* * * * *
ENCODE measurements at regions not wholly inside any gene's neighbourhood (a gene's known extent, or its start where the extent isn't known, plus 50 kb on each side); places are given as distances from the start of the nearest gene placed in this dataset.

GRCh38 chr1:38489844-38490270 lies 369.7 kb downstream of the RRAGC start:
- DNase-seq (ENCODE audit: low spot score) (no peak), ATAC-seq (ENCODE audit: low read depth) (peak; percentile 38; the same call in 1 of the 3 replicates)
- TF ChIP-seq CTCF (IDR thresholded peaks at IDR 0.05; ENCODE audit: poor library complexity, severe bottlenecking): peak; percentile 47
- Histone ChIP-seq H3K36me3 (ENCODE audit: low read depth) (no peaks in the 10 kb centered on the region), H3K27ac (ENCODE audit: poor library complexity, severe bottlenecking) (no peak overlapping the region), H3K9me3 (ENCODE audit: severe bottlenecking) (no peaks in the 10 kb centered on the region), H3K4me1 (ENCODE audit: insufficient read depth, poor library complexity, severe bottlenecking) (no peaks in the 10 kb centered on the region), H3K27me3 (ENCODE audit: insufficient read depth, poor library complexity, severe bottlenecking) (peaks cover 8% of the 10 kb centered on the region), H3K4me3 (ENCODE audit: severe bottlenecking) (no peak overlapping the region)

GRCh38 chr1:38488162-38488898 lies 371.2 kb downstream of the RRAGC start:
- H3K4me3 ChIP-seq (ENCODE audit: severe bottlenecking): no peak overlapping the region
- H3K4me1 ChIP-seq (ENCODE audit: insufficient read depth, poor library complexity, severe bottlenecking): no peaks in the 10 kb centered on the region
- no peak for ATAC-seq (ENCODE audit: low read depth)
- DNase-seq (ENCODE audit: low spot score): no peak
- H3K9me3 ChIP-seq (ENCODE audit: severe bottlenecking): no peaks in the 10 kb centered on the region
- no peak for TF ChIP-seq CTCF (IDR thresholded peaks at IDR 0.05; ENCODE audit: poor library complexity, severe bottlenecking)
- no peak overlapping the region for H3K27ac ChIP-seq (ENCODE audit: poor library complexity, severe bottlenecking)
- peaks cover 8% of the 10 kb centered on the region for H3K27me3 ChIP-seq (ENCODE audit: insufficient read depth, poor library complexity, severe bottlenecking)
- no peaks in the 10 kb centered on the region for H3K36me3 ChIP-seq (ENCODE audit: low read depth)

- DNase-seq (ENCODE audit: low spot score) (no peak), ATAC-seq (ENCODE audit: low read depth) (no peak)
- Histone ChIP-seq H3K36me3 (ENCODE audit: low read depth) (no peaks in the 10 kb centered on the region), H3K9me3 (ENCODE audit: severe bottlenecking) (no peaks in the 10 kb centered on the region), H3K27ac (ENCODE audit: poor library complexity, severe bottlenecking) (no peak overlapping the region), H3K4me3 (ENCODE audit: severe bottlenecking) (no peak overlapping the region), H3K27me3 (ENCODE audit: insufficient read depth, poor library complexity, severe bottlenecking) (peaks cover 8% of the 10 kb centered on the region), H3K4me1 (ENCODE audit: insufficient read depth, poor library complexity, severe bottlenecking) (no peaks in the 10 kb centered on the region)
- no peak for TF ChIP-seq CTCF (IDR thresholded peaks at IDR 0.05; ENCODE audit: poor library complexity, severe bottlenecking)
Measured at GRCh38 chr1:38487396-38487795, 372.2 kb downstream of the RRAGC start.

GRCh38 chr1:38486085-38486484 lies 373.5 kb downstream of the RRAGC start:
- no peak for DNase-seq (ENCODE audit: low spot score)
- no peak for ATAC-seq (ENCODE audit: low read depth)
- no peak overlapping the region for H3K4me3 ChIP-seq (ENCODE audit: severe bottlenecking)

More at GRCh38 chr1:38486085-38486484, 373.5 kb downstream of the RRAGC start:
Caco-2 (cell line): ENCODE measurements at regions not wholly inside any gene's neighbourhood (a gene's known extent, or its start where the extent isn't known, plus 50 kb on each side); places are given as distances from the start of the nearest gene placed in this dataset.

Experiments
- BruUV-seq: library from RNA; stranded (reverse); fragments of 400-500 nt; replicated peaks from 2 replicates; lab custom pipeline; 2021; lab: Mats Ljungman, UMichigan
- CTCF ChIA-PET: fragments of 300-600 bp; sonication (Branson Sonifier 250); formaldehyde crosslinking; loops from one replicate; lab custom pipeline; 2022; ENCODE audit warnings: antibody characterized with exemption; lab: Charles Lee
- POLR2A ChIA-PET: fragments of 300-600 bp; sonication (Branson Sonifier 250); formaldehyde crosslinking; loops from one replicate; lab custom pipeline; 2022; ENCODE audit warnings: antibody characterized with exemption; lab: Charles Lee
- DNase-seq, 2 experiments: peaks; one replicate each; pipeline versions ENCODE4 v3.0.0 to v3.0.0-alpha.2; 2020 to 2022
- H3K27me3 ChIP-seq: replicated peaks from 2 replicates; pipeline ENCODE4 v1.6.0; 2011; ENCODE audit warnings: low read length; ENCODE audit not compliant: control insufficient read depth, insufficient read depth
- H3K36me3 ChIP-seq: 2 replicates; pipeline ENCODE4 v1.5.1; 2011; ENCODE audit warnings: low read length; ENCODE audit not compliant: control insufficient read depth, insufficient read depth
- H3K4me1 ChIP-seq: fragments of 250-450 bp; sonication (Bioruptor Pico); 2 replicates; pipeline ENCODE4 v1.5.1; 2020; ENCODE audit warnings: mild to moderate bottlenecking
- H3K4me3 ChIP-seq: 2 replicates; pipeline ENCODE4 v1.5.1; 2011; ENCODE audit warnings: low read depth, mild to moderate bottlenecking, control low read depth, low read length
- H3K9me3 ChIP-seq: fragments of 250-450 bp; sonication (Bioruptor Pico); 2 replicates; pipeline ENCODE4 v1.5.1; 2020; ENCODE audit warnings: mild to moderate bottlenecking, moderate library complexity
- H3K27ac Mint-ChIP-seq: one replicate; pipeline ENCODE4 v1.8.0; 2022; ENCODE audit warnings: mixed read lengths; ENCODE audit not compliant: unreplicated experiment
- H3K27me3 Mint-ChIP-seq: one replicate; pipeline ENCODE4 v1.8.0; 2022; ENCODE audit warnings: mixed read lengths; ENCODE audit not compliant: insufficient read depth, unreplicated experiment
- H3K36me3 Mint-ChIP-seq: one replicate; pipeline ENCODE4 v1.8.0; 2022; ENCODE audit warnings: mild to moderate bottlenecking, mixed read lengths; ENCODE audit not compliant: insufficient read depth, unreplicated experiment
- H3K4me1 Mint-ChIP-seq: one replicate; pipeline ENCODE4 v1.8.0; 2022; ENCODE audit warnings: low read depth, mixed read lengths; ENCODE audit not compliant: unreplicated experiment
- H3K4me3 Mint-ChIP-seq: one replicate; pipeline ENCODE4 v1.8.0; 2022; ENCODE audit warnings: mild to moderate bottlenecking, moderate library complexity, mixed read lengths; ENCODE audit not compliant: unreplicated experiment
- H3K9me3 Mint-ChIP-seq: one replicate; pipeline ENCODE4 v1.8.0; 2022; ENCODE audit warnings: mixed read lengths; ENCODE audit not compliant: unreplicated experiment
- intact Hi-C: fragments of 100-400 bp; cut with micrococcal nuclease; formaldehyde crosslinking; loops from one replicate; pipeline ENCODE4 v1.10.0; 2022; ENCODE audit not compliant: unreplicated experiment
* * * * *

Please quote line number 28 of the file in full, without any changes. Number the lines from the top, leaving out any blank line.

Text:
- CTCF ChIA-PET: fragments of 300-600 bp; sonication (Branson Sonifier 250); formaldehyde crosslinking; loops from one replicate; lab custom pipeline; 2022; ENCODE audit warnings: antibody characterized with exemption; lab: Charles Lee